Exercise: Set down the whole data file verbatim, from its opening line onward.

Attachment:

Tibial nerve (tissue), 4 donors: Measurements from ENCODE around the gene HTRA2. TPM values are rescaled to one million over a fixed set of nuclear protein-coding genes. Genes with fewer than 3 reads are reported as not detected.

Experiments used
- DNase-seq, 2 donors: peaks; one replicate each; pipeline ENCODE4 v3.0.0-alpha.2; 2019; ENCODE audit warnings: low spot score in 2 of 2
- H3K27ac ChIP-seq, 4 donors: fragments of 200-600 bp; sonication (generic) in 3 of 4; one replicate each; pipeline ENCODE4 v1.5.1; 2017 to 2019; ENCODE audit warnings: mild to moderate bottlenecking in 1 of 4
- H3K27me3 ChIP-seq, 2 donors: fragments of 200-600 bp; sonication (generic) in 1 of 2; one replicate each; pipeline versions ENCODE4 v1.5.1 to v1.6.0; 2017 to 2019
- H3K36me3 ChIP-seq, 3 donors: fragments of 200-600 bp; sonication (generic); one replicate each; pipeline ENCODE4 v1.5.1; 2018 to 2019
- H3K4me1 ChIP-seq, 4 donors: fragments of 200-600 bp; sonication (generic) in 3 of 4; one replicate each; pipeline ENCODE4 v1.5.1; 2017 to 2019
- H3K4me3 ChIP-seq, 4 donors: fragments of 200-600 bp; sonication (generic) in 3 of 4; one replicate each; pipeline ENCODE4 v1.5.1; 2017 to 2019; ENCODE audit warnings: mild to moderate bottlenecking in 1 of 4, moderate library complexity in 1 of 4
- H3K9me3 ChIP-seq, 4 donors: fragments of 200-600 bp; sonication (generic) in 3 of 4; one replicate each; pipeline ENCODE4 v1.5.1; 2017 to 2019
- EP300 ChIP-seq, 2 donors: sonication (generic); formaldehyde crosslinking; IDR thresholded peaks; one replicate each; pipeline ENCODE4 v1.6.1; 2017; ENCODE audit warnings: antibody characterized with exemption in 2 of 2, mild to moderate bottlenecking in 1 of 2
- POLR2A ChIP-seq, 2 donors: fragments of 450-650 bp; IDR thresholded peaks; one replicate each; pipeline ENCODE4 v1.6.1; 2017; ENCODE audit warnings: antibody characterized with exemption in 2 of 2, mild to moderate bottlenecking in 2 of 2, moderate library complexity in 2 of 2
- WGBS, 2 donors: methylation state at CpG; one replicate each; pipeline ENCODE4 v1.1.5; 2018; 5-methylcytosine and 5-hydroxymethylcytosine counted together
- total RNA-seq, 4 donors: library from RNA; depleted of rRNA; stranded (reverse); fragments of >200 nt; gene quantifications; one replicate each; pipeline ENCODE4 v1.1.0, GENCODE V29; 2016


Tibial nerve (tissue), 4 donors: Measurements from ENCODE around the gene HTRA2. TPM values are rescaled to one million over a fixed set of nuclear protein-coding genes. Genes with fewer than 3 reads are reported as not detected.

Experiments used
- DNase-seq, 2 donors: peaks; one replicate each; pipeline ENCODE4 v3.0.0-alpha.2; 2019; ENCODE audit warnings: low spot score in 2 of 2
- H3K27ac ChIP-seq, 4 donors: fragments of 200-600 bp; sonication (generic) in 3 of 4; one replicate each; pipeline ENCODE4 v1.5.1; 2017 to 2019; ENCODE audit warnings: mild to moderate bottlenecking in 1 of 4
- H3K27me3 ChIP-seq, 2 donors: fragments of 200-600 bp; sonication (generic) in 1 of 2; one replicate each; pipeline versions ENCODE4 v1.5.1 to v1.6.0; 2017 to 2019
- H3K36me3 ChIP-seq, 3 donors: fragments of 200-600 bp; sonication (generic); one replicate each; pipeline ENCODE4 v1.5.1; 2018 to 2019
- H3K4me1 ChIP-seq, 4 donors: fragments of 200-600 bp; sonication (generic) in 3 of 4; one replicate each; pipeline ENCODE4 v1.5.1; 2017 to 2019
- H3K4me3 ChIP-seq, 4 donors: fragments of 200-600 bp; sonication (generic) in 3 of 4; one replicate each; pipeline ENCODE4 v1.5.1; 2017 to 2019; ENCODE audit warnings: mild to moderate bottlenecking in 1 of 4, moderate library complexity in 1 of 4
- H3K9me3 ChIP-seq, 4 donors: fragments of 200-600 bp; sonication (generic) in 3 of 4; one replicate each; pipeline ENCODE4 v1.5.1; 2017 to 2019
- EP300 ChIP-seq, 2 donors: sonication (generic); formaldehyde crosslinking; IDR thresholded peaks; one replicate each; pipeline ENCODE4 v1.6.1; 2017; ENCODE audit warnings: antibody characterized with exemption in 2 of 2, mild to moderate bottlenecking in 1 of 2
- POLR2A ChIP-seq, 2 donors: fragments of 450-650 bp; IDR thresholded peaks; one replicate each; pipeline ENCODE4 v1.6.1; 2017; ENCODE audit warnings: antibody characterized with exemption in 2 of 2, mild to moderate bottlenecking in 2 of 2, moderate library complexity in 2 of 2
- WGBS, 2 donors: methylation state at CpG; one replicate each; pipeline ENCODE4 v1.1.5; 2018; 5-methylcytosine and 5-hydroxymethylcytosine counted together
- total RNA-seq, 4 donors: library from RNA; depleted of rRNA; stranded (reverse); fragments of >200 nt; gene quantifications; one replicate each; pipeline ENCODE4 v1.1.0, GENCODE V29; 2016